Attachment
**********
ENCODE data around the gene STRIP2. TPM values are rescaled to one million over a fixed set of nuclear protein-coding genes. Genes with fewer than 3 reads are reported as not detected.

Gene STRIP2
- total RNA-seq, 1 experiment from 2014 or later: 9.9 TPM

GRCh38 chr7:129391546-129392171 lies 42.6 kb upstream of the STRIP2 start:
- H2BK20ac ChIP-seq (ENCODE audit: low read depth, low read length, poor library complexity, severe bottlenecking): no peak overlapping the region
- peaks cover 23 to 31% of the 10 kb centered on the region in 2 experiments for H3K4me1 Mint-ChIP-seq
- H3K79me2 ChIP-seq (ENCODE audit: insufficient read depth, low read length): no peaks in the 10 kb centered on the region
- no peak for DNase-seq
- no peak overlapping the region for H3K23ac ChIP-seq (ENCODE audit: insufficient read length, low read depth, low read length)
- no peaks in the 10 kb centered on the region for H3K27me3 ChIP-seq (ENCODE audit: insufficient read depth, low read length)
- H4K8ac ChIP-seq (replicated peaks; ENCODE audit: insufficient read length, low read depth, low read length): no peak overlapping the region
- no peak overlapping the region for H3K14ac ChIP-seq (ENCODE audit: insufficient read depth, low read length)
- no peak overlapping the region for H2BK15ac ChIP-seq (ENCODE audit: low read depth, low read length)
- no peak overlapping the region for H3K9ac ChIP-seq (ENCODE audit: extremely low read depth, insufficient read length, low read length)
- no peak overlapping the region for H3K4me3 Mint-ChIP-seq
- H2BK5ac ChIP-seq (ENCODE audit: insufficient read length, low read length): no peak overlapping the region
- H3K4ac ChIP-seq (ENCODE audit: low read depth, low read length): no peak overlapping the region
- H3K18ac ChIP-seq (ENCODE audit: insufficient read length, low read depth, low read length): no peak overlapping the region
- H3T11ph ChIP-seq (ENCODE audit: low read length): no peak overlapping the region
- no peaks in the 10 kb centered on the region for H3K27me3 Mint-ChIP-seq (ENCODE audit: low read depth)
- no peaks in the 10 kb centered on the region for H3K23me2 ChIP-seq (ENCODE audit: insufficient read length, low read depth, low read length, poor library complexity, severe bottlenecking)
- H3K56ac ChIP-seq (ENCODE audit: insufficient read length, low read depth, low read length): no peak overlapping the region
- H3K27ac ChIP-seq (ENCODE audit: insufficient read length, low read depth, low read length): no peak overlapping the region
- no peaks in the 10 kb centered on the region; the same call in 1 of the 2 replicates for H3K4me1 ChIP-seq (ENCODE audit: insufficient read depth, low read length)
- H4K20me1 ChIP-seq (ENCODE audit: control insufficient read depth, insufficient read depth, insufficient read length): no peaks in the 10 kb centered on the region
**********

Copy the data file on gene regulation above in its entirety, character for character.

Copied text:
ENCODE data around the gene STRIP2. TPM values are rescaled to one million over a fixed set of nuclear protein-coding genes. Genes with fewer than 3 reads are reported as not detected.

Gene STRIP2
- total RNA-seq, 1 experiment from 2014 or later: 9.9 TPM

GRCh38 chr7:129391546-129392171 lies 42.6 kb upstream of the STRIP2 start:
- H2BK20ac ChIP-seq (ENCODE audit: low read depth, low read length, poor library complexity, severe bottlenecking): no peak overlapping the region
- peaks cover 23 to 31% of the 10 kb centered on the region in 2 experiments for H3K4me1 Mint-ChIP-seq
- H3K79me2 ChIP-seq (ENCODE audit: insufficient read depth, low read length): no peaks in the 10 kb centered on the region
- no peak for DNase-seq
- no peak overlapping the region for H3K23ac ChIP-seq (ENCODE audit: insufficient read length, low read depth, low read length)
- no peaks in the 10 kb centered on the region for H3K27me3 ChIP-seq (ENCODE audit: insufficient read depth, low read length)
- H4K8ac ChIP-seq (replicated peaks; ENCODE audit: insufficient read length, low read depth, low read length): no peak overlapping the region
- no peak overlapping the region for H3K14ac ChIP-seq (ENCODE audit: insufficient read depth, low read length)
- no peak overlapping the region for H2BK15ac ChIP-seq (ENCODE audit: low read depth, low read length)
- no peak overlapping the region for H3K9ac ChIP-seq (ENCODE audit: extremely low read depth, insufficient read length, low read length)
- no peak overlapping the region for H3K4me3 Mint-ChIP-seq
- H2BK5ac ChIP-seq (ENCODE audit: insufficient read length, low read length): no peak overlapping the region
- H3K4ac ChIP-seq (ENCODE audit: low read depth, low read length): no peak overlapping the region
- H3K18ac ChIP-seq (ENCODE audit: insufficient read length, low read depth, low read length): no peak overlapping the region
- H3T11ph ChIP-seq (ENCODE audit: low read length): no peak overlapping the region
- no peaks in the 10 kb centered on the region for H3K27me3 Mint-ChIP-seq (ENCODE audit: low read depth)
- no peaks in the 10 kb centered on the region for H3K23me2 ChIP-seq (ENCODE audit: insufficient read length, low read depth, low read length, poor library complexity, severe bottlenecking)
- H3K56ac ChIP-seq (ENCODE audit: insufficient read length, low read depth, low read length): no peak overlapping the region
- H3K27ac ChIP-seq (ENCODE audit: insufficient read length, low read depth, low read length): no peak overlapping the region
- no peaks in the 10 kb centered on the region; the same call in 1 of the 2 replicates for H3K4me1 ChIP-seq (ENCODE audit: insufficient read depth, low read length)
- H4K20me1 ChIP-seq (ENCODE audit: control insufficient read depth, insufficient read depth, insufficient read length): no peaks in the 10 kb centered on the region